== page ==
Tory Policies mean that NHS recruits are driven away before they’ve even started
UCAS figures published last week show that applications for undergraduate nursing degrees starting in September 2017 are down 23 percent compared with the previous year.
The Government have been warned repeatedly that cutting bursaries and funding for student nurses would cut off the future supply of NHS staff, yet the Tories have failed to change course.
These measures have come alongside misguided reductions in training places under the Tory Government and a permanent pay squeeze, meaning that the NHS is becoming dangerously short of staff.
Patients are seeing wards closed, operations cancelled and treatments delayed, but the Tories are still burying their heads in the sand about the crisis in the NHS.
Britain on course for the biggest increase in inequality since Thatcher
A Resolution Foundation report issued last week showed that Britain is on course for the biggest increase in inequality since Thatcher.
As Shadow Chancellor John McDonnell put it, “this report is damning of the unfair economic policies of this Chancellor, as the gap between working families and a wealthy few gets wider, with the poor getting poorer and the rich getting richer. It demonstrates to us all once again that the economy under a Tory government will be rigged for those at the top, with poor and middle income households facing their worst Parliament for income growth since the 1960s.”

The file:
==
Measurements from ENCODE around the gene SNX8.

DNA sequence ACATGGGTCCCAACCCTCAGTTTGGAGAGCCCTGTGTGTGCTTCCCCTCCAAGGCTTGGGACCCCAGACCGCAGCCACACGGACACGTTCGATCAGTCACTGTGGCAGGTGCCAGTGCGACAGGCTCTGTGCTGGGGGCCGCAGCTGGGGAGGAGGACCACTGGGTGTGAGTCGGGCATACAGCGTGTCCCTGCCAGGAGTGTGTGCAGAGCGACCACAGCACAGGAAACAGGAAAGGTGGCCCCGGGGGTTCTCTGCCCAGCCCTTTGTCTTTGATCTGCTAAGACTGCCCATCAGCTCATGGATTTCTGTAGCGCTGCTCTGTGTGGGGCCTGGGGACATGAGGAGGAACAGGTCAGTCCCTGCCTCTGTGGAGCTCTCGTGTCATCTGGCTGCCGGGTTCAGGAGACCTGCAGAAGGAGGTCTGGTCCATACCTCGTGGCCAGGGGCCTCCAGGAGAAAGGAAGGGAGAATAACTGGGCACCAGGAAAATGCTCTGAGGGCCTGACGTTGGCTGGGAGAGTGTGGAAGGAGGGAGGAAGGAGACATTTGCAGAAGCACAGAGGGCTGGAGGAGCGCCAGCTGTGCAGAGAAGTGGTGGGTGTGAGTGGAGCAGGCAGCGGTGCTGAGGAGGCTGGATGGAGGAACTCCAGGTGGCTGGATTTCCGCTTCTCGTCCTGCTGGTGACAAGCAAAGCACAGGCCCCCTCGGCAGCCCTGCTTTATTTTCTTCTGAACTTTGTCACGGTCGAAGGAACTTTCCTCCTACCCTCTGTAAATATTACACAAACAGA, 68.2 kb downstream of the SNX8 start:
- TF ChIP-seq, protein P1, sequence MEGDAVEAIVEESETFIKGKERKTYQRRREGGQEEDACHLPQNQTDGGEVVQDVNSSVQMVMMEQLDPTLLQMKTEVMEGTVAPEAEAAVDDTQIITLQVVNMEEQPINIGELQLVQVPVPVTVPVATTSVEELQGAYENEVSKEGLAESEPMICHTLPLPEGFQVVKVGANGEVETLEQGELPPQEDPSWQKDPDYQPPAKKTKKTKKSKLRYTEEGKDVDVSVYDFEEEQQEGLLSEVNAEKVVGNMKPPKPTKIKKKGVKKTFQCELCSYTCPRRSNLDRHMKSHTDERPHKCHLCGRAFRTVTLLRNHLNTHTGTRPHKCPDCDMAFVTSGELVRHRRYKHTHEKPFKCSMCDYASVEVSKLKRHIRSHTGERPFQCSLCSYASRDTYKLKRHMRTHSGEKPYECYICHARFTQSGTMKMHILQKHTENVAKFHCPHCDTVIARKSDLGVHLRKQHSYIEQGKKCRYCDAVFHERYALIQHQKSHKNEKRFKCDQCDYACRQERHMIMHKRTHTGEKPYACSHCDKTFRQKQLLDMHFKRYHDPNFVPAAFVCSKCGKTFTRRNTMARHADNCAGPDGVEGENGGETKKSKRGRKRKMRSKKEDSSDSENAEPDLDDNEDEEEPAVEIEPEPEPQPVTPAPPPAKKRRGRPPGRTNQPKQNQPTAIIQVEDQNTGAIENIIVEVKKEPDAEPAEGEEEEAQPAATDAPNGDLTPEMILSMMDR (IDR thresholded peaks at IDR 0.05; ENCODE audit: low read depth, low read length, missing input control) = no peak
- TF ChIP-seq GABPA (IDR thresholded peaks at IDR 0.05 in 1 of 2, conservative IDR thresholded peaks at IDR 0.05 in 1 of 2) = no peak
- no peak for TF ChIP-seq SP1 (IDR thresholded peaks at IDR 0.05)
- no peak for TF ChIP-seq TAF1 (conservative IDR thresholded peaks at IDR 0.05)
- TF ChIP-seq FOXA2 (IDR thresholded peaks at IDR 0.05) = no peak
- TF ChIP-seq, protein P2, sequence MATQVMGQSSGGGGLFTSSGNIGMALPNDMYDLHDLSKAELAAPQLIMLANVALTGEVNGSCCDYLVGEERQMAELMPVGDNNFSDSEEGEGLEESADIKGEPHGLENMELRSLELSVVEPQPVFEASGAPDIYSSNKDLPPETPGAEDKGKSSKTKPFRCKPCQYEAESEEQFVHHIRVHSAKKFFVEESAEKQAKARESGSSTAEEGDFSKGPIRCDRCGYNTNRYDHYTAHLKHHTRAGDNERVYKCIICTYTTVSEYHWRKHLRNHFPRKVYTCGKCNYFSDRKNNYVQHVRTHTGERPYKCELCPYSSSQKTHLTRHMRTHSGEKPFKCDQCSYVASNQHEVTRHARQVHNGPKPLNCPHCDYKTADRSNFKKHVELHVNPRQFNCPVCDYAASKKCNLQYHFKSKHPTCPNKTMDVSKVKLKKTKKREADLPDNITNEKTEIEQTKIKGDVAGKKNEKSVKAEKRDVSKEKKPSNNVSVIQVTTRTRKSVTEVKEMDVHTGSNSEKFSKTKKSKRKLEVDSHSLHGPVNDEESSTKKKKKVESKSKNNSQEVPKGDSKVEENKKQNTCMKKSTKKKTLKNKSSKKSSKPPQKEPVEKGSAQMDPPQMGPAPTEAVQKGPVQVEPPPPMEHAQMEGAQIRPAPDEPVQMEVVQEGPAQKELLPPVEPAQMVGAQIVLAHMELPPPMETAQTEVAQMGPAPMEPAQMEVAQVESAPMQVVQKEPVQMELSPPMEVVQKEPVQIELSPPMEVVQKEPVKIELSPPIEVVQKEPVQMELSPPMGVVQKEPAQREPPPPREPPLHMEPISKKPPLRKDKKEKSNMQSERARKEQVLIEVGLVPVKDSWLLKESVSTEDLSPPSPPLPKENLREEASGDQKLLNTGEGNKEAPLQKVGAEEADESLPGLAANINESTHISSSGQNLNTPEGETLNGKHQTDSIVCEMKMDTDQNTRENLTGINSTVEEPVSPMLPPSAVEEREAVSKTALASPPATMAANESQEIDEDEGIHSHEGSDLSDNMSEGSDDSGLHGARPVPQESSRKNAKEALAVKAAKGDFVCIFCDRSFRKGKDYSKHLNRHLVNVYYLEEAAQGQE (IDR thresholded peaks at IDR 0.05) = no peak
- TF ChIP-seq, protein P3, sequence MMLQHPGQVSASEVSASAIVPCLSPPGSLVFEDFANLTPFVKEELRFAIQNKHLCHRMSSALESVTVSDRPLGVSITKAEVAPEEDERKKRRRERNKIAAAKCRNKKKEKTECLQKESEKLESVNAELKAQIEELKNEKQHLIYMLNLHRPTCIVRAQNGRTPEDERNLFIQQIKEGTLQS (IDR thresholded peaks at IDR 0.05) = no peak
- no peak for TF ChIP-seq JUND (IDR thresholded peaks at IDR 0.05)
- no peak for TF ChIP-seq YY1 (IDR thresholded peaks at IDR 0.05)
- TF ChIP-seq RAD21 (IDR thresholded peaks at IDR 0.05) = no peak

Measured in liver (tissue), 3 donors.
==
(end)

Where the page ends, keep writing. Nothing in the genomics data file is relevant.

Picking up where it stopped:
Labour called on the Government at the Autumn Statement to end the unfair cuts to in work benefits, but Philip Hammond chose to carry on with the work of his predecessor, going ahead with tax giveaways to a wealthy minority.
It is becoming clearer by the day that working families will be forced to pay for a Tory Brexit that favours the rich and not the majority – in contrast to this, Labour is committed to making our economy work for the majority people, with proper investment to ensure no one and no community is left behind.
The inadequate housing system for refugees is a disgrace
A report from Parliament’s Cross-Party Home Affairs Select Committee has delivered a devastating critique of the system of housing for those who apply to be a refugee in 21st century Britain.
My colleague Yvette Cooper, who chairs the Committee, described some of the conditions as simply a “disgrace,” with reports of people being placed in accommodation with infestations of mice, rats and bedbugs. Findings also confirmed there is inadequate support for victims of rape and torture.
As many of us have felt for some time, the committee also found that the “dispersal” scheme used to place asylum seekers around the country simply doesn’t work. As the scheme is voluntary, some local authorities are not taking part, meaning that applicants are more concentrated in a small number of areas, including some of the most deprived areas.
For example, while there are 1,042 asylum seekers housed in Bolton and 1,029 in Rochdale, there are none at all in Theresa May’s Maidenhead constituency and only 88 housed in the Hastings and Rye constituency of Home Secretary Amber Rudd.